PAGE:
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INTRODUCTION 7 can Textile Partnership. This is an effort by the entire U.S. textile industry in cooperation with the national laboratories to promote the use of advanced tech- nology in textile manufacturing. The U.S. national laboratories develop a wide range of technologies to meet national defense missions, and many of these tech- nologies can have applications in industry. Having defense laboratories and in- dustry work together on common technological challenges is often a way for both parties to gain expertise while increasing taxpayers' return on their investment in the national laboratories. Another example of U.S. efforts to promote the small business sector is the Small Business Innovation Research (SBIR) program. This program, established by Congress in 1982, sets aside a fixed percentage of selected U.S. agencies' R&D budgets for grants to small businesses. The program's purpose, as laid out in its authorizing legislation, is to augment private-sector commercialization of publicly funded R&D, increase small business participation in federal R&D pro- grams, and improve the dissemination of federal R&D opportunities, particularly to small businesses owned by women or socially and economically disadvan- taged individuals.4 In working toward those goals, the government hopes to take greater advantage of the innovative capacities of small businesses. Recent re- search suggests that this program has registered some success for national re- search programs. An empirical analysis presented by Professor Joshua Lerner of the Harvard Business School showed that recipients of SBIR awards perform better than similar small businesses that have not received SBIR awards.5 The European Commission has programs with similar goals. Dr. Patrice Laget of the European Commission's delegation to Washington described the EU's efforts to increase collaboration among small- and medium-sized enter- prises (SMEs) throughout Europe. Some success has been achieved: From the Third Framework Programme to the Fourth, the number of SMEs participating in EU research programs doubled. It is anticipated that SME participation will con- tinue to grow in the Fifth Framework Programme. International Cooperation on Semiconductors Turning to broader issues of transatlantic R&D cooperation, the conference heard presentations on several existing international cooperative R&D enterprises. One major new international initiative, called the I300I, is developing next-gen- eration tools for the semiconductor industry to manufacture chips on 300-mm 4For legislative background on SBIR, see Robert B. Archibald and David H. Finifter, "Perspectives on the evaluation of the SBIR program with an application to the NASA-Langley research center." Paper presented at the American Economic Association meetings, December, 1998. 5Joshua Lerner. 1999. "Public venture capital: Rationales and evaluation." In National Research Council, The SBIR Program: Challenges and Opportunities. Washington, D.C.: National Academy Press.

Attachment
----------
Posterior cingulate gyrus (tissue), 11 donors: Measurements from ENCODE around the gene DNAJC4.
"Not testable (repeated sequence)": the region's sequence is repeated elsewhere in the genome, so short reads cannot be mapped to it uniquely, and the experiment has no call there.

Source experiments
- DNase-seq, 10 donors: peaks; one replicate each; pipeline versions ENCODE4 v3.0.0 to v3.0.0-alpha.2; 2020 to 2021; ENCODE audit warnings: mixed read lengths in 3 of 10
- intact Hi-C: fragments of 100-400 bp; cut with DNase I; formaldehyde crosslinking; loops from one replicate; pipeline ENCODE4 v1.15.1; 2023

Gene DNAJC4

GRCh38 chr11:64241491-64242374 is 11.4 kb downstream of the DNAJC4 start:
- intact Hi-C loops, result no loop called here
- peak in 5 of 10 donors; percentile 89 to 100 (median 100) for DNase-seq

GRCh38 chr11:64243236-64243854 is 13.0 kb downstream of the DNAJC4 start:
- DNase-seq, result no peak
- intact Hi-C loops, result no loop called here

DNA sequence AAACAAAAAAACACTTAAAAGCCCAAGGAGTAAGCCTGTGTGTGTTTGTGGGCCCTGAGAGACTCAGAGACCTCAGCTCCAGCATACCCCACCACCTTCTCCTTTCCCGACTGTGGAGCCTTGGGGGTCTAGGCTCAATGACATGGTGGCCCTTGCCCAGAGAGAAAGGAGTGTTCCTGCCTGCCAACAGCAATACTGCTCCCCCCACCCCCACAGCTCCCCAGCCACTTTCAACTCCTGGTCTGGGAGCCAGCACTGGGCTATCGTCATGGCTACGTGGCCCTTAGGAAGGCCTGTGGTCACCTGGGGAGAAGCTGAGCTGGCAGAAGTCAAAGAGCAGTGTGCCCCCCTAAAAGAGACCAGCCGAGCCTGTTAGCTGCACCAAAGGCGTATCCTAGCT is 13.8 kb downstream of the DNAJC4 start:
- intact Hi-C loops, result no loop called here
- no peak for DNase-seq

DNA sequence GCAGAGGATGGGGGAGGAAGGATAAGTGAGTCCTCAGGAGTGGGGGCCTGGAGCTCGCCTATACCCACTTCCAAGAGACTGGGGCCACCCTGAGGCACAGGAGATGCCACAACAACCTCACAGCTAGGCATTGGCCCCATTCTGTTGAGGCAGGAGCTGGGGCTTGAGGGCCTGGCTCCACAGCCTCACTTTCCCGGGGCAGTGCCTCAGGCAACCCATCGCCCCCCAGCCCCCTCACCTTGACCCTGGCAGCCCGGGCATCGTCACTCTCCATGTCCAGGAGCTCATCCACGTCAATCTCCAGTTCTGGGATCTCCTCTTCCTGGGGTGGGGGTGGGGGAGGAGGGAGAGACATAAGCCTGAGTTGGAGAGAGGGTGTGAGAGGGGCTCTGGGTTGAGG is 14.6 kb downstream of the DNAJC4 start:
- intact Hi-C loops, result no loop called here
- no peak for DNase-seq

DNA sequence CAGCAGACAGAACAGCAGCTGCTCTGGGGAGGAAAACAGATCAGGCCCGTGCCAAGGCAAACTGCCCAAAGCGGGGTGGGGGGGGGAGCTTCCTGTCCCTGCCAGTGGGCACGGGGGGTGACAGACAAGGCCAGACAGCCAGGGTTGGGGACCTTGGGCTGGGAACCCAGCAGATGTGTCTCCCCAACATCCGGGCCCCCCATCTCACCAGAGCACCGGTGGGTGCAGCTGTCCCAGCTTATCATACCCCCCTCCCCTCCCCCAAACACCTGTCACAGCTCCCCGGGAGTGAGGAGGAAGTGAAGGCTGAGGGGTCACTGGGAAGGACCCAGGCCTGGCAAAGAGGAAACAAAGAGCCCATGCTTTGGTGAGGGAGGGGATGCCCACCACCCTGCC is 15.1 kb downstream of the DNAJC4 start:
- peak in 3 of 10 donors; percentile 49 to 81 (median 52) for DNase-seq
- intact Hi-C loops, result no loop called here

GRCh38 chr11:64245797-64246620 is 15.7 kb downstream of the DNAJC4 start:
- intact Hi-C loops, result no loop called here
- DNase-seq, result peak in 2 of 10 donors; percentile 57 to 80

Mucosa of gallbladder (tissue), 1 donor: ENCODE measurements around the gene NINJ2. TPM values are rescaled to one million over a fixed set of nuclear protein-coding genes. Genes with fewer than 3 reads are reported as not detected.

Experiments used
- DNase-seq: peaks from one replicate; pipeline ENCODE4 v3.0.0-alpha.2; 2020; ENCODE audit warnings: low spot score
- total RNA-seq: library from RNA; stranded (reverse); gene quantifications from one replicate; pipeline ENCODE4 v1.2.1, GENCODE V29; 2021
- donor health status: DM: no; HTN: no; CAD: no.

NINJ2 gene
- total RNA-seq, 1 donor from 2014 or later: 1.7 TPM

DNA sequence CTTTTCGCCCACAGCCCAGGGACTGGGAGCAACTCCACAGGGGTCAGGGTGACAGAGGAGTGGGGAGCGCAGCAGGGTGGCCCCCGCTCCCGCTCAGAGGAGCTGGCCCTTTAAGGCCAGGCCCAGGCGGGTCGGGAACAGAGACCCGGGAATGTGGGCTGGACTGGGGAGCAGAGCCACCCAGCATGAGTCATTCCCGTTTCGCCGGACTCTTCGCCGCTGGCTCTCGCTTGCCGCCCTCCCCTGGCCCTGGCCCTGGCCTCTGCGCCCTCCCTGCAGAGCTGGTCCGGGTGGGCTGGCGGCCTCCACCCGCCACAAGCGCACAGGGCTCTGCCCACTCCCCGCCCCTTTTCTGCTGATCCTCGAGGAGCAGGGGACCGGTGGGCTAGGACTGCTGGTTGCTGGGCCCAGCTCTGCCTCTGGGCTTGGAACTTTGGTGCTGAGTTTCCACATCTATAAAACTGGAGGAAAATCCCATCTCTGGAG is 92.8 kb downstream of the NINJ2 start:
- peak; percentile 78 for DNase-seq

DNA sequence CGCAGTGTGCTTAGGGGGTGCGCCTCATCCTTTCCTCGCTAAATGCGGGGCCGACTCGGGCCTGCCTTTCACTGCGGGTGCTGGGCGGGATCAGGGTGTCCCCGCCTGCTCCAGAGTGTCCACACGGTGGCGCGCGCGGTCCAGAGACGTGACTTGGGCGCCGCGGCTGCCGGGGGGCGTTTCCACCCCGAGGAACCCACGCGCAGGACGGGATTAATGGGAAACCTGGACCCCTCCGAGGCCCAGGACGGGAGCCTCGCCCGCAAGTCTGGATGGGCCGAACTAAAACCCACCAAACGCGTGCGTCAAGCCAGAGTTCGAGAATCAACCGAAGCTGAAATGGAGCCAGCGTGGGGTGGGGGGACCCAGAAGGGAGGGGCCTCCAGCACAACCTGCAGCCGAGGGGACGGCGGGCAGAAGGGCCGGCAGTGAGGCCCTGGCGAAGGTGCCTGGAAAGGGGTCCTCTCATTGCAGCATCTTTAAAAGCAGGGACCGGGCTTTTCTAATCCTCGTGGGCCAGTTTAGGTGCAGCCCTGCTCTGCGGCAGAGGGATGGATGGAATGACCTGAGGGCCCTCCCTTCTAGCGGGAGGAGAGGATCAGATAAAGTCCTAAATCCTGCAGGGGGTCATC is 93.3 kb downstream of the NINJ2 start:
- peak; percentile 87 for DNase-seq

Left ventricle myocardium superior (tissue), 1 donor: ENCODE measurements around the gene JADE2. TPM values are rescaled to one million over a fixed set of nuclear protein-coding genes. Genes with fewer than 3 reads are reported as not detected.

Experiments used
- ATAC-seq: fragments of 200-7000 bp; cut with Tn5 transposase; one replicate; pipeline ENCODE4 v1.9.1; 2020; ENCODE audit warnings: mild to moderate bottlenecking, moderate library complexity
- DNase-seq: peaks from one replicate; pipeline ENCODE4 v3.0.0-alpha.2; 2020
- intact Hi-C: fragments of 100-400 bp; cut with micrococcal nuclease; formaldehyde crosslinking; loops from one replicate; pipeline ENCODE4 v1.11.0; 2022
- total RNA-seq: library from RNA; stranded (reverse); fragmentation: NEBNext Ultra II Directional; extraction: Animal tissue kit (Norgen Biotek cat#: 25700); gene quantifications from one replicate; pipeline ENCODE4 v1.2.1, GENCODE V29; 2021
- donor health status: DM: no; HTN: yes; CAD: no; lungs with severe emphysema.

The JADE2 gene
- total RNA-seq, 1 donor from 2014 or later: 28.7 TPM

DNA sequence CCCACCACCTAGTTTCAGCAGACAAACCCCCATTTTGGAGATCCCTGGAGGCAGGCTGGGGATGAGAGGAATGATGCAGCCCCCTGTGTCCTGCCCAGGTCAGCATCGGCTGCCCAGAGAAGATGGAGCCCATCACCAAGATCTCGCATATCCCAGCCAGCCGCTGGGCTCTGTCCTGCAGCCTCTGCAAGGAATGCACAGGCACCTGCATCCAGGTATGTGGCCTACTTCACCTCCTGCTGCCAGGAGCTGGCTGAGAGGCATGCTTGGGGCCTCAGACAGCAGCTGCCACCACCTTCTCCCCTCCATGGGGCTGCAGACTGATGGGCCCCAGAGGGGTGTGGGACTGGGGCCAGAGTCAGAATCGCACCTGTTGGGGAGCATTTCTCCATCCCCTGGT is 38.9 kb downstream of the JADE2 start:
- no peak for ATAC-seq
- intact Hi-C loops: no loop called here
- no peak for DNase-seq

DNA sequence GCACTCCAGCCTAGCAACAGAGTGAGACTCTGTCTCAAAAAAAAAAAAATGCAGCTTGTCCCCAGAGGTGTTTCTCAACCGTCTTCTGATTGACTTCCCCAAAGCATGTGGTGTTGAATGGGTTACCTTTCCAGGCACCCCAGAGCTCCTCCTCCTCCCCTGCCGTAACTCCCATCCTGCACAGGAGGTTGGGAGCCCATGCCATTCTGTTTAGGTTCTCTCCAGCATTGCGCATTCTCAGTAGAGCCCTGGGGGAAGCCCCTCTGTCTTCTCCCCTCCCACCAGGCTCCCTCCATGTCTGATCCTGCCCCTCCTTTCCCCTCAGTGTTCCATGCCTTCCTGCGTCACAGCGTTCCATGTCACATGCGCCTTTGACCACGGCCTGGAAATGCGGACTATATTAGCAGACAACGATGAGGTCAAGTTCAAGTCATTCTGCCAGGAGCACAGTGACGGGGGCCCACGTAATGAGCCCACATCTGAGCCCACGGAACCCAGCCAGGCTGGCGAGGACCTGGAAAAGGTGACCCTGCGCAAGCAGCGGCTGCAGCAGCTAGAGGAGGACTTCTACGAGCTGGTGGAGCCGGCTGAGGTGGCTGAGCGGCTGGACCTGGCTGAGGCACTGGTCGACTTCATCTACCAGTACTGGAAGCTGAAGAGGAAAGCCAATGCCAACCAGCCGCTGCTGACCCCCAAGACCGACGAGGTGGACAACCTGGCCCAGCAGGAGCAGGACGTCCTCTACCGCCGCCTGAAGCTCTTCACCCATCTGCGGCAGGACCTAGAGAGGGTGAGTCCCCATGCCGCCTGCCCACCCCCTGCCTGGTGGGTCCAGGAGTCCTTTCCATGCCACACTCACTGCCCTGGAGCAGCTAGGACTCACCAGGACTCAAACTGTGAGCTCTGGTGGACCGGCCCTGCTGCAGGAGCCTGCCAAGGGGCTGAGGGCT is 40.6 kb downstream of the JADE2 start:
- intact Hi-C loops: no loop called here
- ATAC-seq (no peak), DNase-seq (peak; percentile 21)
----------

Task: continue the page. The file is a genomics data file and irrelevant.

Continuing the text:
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8 INTRODUCTION silicon wafers, as opposed to the current 200-mm standard. Organized as a sub- sidiary of the U.S. semiconductor consortium SEMATECH, the I300I initiative is open to international membership. It now includes firms from Europe, Korea, and Taiwan. Japan has also launched a 300-mm conversion project, called Sili- con Leading Edge Technology (SELETE), all of whose shareholders are Japa- nese firms.6 Whether national or international in orientation, consortia are nec- essary to meet the staggering cost of industrywide conversion to 300 mm, which may reach $20 billion. Unlike some previous conversions, this cost is well be- yond the means of any single firm. Similar cooperative efforts are under way in Europe. For example, the High Epsilon Materials Cluster Optimized Rapid Deposition project complements the 300-mm conversion project, albeit on a smaller scale. This project ensures that appropriate materials for 300-mm manufacturing will be available when the en- tire 300-mm tool set is ready. Funded at $11 million annually, the project has European and American membership. Internationalization of the Technical Workforce The third panel discussed the internationalization of the technical workforce, a topic of growing importance on both sides of the Atlantic. This panel empha- sized improving exchanges of students between the United States and Europe. As one European observed, many European scientists receive their training in the United States, but there has been a drop-off of U.S. students seeking training or postdoctorate positions in Europe. Encouraging further ties, whether through professor-to-professor contacts or more formal programs, will require the interest of individuals and the availability of funding. U.S. scientists-in-training must be encouraged to view international experience as beneficial to their career, and it was suggested that business in the United States promote such internationaliza- tion. For transatlantic collaboration to work, individuals must be engaged; for it to endure, engagement of individuals early in their career is paramount. Effective collaboration is rarely an easy task; individuals, institutions, and countries naturally have different perspectives and objectives in carrying out re- search. Nevertheless, the global character of society's most pressing problems and the rising cost of addressing them, provide great incentives for international collaboration. Fortunately, the explosive growth in communications made pos- sible by information technology will facilitate transatlantic collaboration. A1- though face-to-face meetings are often essential in the early stages of business 6For an excellent analysis of I300I and SELETE, see Rose Marie Ham, Greg Linden, and Melissa Appleyard, "The evolving role of semiconductor consortia in the U.S. and Japan," California Man- agementReview, Vol. 41, No. 1, Fall 1998. pp. 137-163. Korea's Samsung Electronics is listed as a participant in SELETE, but it is not a shareholder.

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INTRODUCTION 9 and academic relationships, advanced information networks are making long- distance professional collaboration a daily occurrence. The combination of ex- panded personal contacts and today's information technologies can move transat- lantic cooperation to a new level. For individuals and their institutions to work together effectively, leadership at the highest levels is required. To develop and maintain such leadership, and thereby realize the enormous benefits possible from European and American col- laboration, a policy framework that accepts institutional and philosophical differ- ences is needed. The new S&T Agreement holds the promise of such a frame- work, offering the United States and Europe the opportunity to jointly address the challenges of the twenty-first century. Charles W. Wessner